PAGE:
If you were up half the night in the hot, humid, sticky weather, you were not alone.

Parts of the North Island - and even Christchurch in the south - woke up to 99 per cent humidity this morning.

Temperatures didn't drop below 21C in Auckland and Tauranga last night, with more of the same forecast for the coming days.

Metservice lead meteorologist Mark Todd said the tropical weather was making New Zealand feel "more like the Cook Islands at the moment".

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Humans can adapt to humid weather after just a few weeks, but until that occurred we tend to find it harder to deal with than dry heat.

Humid weather affects our ability to sweat, our natural cooling system, and can affect our ability to sleep.

Drinking plenty of water is a good antidote to the heat, especially during exercise.

During the night, heat can increase how long it takes to get to sleep, and the number of times we wake during the night.

The sleep hormone melatonin helps regulate the sleep cycle by dropping the core body temperature. That process is interrupted when body temperature is too high.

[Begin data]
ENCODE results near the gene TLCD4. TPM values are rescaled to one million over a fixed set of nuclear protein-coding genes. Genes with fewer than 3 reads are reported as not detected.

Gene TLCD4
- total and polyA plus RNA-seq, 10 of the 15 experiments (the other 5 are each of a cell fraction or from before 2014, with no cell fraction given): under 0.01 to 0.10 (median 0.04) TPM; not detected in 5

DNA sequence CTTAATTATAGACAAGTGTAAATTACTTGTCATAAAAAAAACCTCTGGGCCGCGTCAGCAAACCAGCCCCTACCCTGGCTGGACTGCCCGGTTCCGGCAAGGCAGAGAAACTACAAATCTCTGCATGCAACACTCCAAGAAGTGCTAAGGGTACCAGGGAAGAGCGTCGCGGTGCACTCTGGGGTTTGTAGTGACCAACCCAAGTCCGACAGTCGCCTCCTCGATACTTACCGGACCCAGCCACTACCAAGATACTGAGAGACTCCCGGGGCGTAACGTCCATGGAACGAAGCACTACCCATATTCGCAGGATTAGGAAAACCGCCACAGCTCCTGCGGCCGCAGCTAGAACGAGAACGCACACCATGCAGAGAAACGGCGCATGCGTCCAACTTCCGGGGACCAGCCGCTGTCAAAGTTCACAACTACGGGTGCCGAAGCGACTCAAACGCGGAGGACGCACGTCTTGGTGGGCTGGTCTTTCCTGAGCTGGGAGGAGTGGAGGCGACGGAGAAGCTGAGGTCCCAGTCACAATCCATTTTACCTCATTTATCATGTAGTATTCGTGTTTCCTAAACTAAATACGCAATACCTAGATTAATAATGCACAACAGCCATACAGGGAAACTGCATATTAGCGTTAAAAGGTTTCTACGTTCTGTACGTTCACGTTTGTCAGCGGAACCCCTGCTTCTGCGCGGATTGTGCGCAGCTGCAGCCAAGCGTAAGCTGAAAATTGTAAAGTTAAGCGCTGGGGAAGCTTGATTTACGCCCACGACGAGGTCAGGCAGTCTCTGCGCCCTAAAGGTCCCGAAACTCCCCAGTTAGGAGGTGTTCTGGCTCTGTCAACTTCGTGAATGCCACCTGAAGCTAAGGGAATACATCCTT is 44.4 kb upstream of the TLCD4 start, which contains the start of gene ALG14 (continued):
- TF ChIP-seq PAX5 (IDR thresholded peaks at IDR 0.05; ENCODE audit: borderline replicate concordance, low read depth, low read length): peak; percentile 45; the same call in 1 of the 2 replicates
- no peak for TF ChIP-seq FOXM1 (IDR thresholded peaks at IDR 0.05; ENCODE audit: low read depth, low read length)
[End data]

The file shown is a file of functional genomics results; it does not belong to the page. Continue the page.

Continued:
A lack of sleep can affect mood and performance, and leave you feeling like you have a hangover in the morning.

The ideal temperature for sleeping is between 16C and 18C, and the worst temperatures are anything above 22C.

Much of the North Island is in for another hot night tonight, with an overnight low of 21C forecast for Whangarei, Auckland, Tauranga, Hamilton and Napier.

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The South Island should be sleeping alright though, with overnight temperatures as low as 10C tonight in Queenstown, even dropping to a chilly 9C tomorrow night.

To help keep your bedroom cool, stop it from heating up in the day by keeping the windows, doors and curtains closed - keeping the cool air inside - and opening them up in the evening.

Obvious tips include using airconditioning, a fan or a dehumidifier, while the more adventurous types might want to try placing a bowl of ice in front of a fan.

Another less obvious tip is to point a fan out the window, which will blow the hot air out and cool the air coming in.

Keeping the house dry in humid weather could also be a challenge.

Energywise said extractor fans that vented outside the bathroom, kitchen and laundry were useful.

Even though it was wet outside, avoid drying clothes and towels inside. Try and find a covered area outside or in the garage.

Keep furniture away from external walls with at least a 10cm gap - especially if they are uninsulated.

Keep mattresses off the floor and leave wardrobes slightly open for ventilation.

Tips to keep cool

• Keep the cool air inside and sun out by closing doors, shutting windows and pulling curtains during the day.

• Open windows and doors in the evening to let the cool air in.

• Use a fan/air conditioning, even try facing a fan outside the window to blow hot air out.

• Drink plenty of water.